Brian Taves <[log in to unmask]> wrote:
> - Maybe Lucas is up front because #2, INDIANA JONES AND THE TEMPLE
> OF DOOM, was pretty widely acknowledged to be at best a disappointment,
> indulging in Asian stereotypes that make GUNGA DIN (1939) look like a social
> consciousness film.
Maybe, but it seems to me that the particular genre that Lucas was
emulating with the IJ movies is steeped in stereotypes. I'd even argue
that without stereotypes, from Nazis to white American adventurers
the genre doesn't work. Anyway, I liked IJatToD well enough. I thought
it retained most of the sense of fun from the first one. I didn't think that
IJatLC did as well, though it had its moments.
> - The title of that second film became part of the Republican slogans in
> the 1984 presidential campaign, VP George H.W. Bush decrying the
> Democrat's "Temple of Doom" at their San Francisco convention as opposed
> to Reagan's "shining city on a hill." Given that we have a better idea of
> Lucas's personal politics after Annakin gone amuck uses one of George W.'s
> lines in REVENGE OF THE SITH, I doubt Lucas was pleased by the
If Lucas is a liberal then I have to wonder at his use of archetypes
in the SW series, which is based on the same semantics as is
American conservatism. At least I say that based on my
understanding of what George Lakoff says on that topic.
> - There's the evidence of the popular failure of the 1992-94 tv series THE
> YOUNG INDIANA JONES CHRONICLES. By abandoning the fantasy overtones of
> the movies in favor of realistic adventure with a historical setting,
> Lucas shifted genre conventions, and I suspect audiences preferred the
> encounters with supernatural forces that form the heart of the movies.
I loved the YIJC series. My kids loved it. It ran for two or three years, by
what you write. What's the popular failure?
> - The excessively long gestation time for this new Indy sequel has allowed
> the original to turn into a cliche, and it is basically impossible to
> revive that same sense of wonder in a revival a quarter century later, as
> SW 1-3 proved.
Back to my first point: the original was a cliche. It works mainly because
it was a cliche. At least that's how I see it, given how heavily it drew on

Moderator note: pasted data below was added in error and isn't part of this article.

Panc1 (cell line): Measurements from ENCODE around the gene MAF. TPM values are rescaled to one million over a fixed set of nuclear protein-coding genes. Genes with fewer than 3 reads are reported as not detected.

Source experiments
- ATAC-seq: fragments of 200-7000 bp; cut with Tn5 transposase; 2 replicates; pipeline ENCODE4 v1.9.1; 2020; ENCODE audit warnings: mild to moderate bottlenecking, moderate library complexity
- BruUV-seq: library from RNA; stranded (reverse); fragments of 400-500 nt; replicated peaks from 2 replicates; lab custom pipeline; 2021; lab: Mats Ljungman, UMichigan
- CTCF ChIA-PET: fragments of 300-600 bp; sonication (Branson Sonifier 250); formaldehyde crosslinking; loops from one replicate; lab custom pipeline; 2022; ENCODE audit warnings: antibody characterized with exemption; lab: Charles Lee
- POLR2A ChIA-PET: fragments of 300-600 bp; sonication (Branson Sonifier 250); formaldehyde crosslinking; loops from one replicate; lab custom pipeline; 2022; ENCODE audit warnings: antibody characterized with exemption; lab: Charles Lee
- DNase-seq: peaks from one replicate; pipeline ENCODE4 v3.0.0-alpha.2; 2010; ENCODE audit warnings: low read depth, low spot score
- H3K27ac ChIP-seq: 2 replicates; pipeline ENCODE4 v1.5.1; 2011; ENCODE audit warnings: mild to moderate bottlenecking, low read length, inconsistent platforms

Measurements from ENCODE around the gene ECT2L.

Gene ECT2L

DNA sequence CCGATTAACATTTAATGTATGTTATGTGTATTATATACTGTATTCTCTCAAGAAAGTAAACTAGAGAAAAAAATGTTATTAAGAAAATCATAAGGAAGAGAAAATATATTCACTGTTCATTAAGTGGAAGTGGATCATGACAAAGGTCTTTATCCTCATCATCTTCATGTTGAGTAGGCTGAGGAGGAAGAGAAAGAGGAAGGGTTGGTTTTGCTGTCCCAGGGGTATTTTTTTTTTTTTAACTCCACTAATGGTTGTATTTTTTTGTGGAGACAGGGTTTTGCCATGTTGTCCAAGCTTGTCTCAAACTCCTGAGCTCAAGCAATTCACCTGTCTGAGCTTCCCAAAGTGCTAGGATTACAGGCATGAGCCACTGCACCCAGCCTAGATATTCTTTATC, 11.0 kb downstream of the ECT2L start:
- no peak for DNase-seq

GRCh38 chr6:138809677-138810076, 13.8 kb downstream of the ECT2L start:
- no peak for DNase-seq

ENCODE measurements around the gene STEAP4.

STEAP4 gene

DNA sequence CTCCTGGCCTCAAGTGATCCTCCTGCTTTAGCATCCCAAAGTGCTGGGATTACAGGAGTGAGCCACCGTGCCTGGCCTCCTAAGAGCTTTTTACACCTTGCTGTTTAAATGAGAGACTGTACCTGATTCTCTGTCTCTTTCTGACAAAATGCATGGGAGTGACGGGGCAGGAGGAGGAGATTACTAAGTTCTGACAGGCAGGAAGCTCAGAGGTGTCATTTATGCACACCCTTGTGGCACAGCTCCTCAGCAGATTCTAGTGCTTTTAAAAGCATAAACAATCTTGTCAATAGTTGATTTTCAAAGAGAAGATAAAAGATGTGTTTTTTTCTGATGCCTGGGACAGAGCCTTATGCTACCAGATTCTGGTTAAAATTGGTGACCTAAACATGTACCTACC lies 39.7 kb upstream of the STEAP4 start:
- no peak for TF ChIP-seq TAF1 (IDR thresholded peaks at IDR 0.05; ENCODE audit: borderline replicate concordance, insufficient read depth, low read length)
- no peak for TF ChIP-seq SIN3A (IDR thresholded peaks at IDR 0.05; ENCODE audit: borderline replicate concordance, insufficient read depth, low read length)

an existing history of American cinema.
> Given this history--not to mentiton that Harrison Ford today is only six
> years younger than John McCain--it is little wonder that Lucas approaches
> another Indy release with some trepidation.
That bit, that HF is now oooolllldddd, that's what makes me wonder what
the heck Lucas is thinking, especially since IJ is still going to be chasing
after Nazis. Perhaps someone will cast a "grow old" spell on IJ... but no,
the movie is made, I've seen some previews, and they're definitely trying to
make HF look 20 years younger, a feat that appears to be a stretch for
> Finally, there's the question of Spielberg--a highly uneven director
> considering that for over 30 years he's had unlimited assets at his
> disposal. Hopefully Indy 4 will be better directed than his recent THE
> TERMINAL or WAR OF THE WORLDS ... but that's a debate for a film list.
I didn't see either of those. I did see AI, and that movie did disappoint
me. I have to blame Spielberg, because he did have final say over
what went in and what got cut. It's said that Spielberg cannot abide a
sad ending to a storie, even when a sad ending would make it infinitely
better. In that respect there should be no problems with the IJ movies,
which, by the nature of the genre, always have a happy ending.
AI was SF. Contrary to accusations that SF is mere escapism, SF
stories often have sad (or at least not happy) endings, especially the
good ones. AI was leading up to a sad ending, and then Spielberg
mailto:[log in to unmask] Just another guy
http://hmoulding.cjb.net/ with a weird name